VUSports: How do you anticipate the National Championship will impact your recruiting and with what recruiting class do you expect to be able to see some of the benefits?
Jay Wright: I see it immediately. Some of the impacts are negative where people will tell a guy "you're not going to play there" and a lot are positive where you can tell when you call that a lot of guys are interested right away. Another one of the impacts that you have to be careful of is that it is always flattering to say "the National Championship team is recruiting me" … you might not be interested in going there but you love saying they are recruiting you so you show interest but may have no intention of going there. I hope it doesn't impact the quality of person that we are getting because that is our goal to get guys that fit our culture. We can spread our tentacles a bit further but we need to make sure we still get character guys. What has been most helpful for us in the Northeast is that it has been easier for us to define who would fit here. We know the high schools, we know the people around them, and we have known them for a long time. When you go out further you have to do a lot more work investigating. But that is our job and we don't mind doing that.
VUSports: If you could change one of the recruiting rules - which would it be and why?
Jay Wright: I would shorten the summer recruiting period maybe by a week so that you have two weekends - two weeks, because by the end the kids seem exhausted. I think it is a little dangerous for them where they could get hurt - just a little, nothing major. I think it is a little more difficult for us because sometimes a kid is just exhausted and could look lazy or disinterested when really he is a 16 year old kid who has been playing since April because they have the whole EYBL season and then play through the summer ... and the coaches are tired, so I would shorten it by a week.
VUSports: The term "Offer" is thrown around in recruiting a lot and some people think that when a player says that Villanova has "offered" him a scholarship that it means that you would accept their commitment if the player called you to verbal - what does the term really mean?
Jay Wright: It has become a difficult issue in recruiting for us because we would be considered "overly-conservative" in offering. When we offer someone we are saying "we are offering you because we want you to come and we are expecting you to make a decision soon and if you decide to come to Villanova we will stop recruiting anyone else at your position". That is generally how we have always done it but nobody else really does it that way so sometimes people can construe that [not giving an offer] as a lack of interest when we are waiting to offer and then that can be used against us negatively as if we aren't interested when really it is just that we want to be sure. When we offer a younger guy, we are basically convinced that either this guy is good enough that if he decided he was coming we wouldn't take anyone else at his position or that this guy is good enough and versatile enough that if we offered and he comes that it wouldn't effect other positions that we were recruiting.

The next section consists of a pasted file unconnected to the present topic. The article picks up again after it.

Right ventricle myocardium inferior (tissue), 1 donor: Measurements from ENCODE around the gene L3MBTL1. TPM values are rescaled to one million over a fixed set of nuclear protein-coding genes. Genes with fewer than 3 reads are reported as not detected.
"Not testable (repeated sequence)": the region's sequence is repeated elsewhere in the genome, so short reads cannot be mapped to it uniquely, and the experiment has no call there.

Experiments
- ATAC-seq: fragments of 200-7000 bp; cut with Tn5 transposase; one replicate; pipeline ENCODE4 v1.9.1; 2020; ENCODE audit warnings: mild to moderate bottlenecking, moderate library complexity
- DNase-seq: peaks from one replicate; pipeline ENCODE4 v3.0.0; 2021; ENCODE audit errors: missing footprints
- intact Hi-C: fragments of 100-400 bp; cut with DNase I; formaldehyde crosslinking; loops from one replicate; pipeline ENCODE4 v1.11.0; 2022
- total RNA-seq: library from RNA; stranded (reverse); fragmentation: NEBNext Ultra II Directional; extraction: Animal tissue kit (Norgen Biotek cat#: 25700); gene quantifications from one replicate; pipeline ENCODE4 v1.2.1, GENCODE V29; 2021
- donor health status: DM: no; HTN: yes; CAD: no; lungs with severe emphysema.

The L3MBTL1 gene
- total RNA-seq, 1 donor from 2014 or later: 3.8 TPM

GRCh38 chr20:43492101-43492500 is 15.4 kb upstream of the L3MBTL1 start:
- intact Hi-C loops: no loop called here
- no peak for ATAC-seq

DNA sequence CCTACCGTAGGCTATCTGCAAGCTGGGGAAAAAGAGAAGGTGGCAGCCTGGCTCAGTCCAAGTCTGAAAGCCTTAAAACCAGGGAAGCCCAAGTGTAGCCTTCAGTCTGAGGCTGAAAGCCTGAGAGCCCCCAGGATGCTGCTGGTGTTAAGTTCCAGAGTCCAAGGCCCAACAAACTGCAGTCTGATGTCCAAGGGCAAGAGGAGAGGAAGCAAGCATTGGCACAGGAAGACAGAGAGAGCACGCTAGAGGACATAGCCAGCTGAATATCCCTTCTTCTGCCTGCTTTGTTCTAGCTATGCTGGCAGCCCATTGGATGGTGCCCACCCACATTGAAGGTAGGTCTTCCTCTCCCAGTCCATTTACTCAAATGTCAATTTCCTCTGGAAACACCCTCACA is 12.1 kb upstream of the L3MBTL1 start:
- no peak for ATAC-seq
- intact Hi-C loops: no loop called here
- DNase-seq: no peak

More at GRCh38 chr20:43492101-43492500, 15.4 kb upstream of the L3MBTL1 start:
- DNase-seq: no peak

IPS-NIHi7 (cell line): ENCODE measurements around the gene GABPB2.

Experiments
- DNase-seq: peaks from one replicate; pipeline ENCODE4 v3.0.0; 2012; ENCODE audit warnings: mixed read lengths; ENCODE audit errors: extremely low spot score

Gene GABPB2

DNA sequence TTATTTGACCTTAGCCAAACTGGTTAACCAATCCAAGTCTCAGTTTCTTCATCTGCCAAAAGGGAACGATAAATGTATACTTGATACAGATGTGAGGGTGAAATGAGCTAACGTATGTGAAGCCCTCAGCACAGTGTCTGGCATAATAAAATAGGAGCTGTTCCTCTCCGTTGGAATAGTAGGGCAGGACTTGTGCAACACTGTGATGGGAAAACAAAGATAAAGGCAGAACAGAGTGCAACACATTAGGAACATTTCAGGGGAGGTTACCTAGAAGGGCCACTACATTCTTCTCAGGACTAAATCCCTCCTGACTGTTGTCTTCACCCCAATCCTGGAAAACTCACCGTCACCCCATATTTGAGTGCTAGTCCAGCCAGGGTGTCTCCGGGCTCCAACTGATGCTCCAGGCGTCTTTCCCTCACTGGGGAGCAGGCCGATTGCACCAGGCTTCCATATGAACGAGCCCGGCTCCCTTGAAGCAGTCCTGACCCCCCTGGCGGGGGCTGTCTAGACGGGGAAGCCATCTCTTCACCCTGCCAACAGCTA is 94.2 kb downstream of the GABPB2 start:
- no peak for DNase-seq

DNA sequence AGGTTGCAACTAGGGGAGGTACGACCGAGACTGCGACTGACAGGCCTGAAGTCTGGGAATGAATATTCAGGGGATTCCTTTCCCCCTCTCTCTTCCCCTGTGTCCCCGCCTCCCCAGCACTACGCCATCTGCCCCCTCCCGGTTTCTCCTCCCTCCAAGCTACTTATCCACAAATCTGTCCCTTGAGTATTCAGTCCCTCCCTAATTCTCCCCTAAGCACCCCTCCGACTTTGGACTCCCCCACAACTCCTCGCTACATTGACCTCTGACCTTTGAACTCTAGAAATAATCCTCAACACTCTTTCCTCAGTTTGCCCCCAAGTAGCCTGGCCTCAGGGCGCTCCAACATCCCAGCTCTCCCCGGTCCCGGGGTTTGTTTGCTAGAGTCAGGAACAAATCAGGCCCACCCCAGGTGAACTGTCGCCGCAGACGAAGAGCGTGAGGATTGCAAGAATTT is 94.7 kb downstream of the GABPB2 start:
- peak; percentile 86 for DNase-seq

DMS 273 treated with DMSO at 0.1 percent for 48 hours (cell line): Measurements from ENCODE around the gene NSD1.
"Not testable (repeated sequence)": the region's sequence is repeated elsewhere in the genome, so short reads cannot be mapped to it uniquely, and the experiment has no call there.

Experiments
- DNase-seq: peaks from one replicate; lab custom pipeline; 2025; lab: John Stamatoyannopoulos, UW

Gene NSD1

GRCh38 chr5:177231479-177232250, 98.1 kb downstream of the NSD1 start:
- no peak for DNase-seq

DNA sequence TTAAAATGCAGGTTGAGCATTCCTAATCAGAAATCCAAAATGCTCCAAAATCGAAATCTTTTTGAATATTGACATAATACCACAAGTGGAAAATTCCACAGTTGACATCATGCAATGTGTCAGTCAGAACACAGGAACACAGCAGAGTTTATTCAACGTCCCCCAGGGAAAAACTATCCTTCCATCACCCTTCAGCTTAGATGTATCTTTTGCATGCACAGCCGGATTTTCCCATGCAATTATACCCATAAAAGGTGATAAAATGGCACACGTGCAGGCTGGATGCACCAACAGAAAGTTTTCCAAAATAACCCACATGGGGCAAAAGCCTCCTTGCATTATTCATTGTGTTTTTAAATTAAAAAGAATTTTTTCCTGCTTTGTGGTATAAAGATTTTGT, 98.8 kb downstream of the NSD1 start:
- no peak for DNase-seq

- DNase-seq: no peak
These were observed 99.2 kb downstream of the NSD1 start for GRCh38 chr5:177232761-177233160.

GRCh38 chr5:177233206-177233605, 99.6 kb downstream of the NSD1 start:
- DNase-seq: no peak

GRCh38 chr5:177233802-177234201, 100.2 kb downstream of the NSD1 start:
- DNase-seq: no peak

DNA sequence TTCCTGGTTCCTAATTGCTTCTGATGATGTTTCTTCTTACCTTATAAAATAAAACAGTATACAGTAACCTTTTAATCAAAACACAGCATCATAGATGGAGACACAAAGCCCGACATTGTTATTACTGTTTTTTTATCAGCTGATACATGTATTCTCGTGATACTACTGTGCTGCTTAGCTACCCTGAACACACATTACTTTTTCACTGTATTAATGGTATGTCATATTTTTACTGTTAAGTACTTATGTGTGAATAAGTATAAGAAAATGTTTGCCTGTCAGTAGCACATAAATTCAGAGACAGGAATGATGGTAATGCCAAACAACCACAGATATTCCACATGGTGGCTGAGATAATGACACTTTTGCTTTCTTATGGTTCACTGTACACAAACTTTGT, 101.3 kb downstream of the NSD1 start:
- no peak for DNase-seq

VUSports: So is it fair to say that you try to avoid making offers just to show interest or keep your name in the hat for a player?
Jay Wright: Yes, we really try to avoid that.
VUSports: Let's talk about the "new" guys - Omari Spellman, Dylan Painter, Tim Delaney, and Eric Paschall - in what way does each of them best score the ball and what positions can they currently defend in a switching defense?
Jay Wright: I really believe Painter's jump-shot may be his most effective way of scoring. He could be a great three-point shooter. He has great technique and great size which makes it easier for him to get off his shot. He has been working out with us this summer and he can shoot the ball - I really think that is going to be his weapon. Paschall reminds me of, and I have to be careful with this, a "poor-man's" Bernard King. He just scores. He violently scores. Remember how Bernard King would just get the ball and [pounding his fist into his opposite hand for emphasis] just dribble it hard, put his shoulder into you, elevate and BANG!, hit the jumper. Catch it, drive it hard, go by you, ... he just has that old school, New York feel for putting the ball in the basket. Shoot threes, drive, post up, good scorer. Delaney - I think he can be a great three-point shooter too. When I say that, you have to think about who is guarding them - if a 4 or 5 is guarding Delaney, he can post up a 4 and he is crafty enough against a 5, but if a 5 has to get out on him on the perimeter because of his ability to pass and shoot, he will be better on the perimeter shooting threes than a five is going to be guarding him. Omari can score in the post. Omari might be, and I am trying to make a Villanova analogy, the closest in terms of John Pinone's skill in the post. I am not saying he is John Pinone. I am just saying the intelligence of playing with your back to the basket in the post and the skill to put the ball in the basket.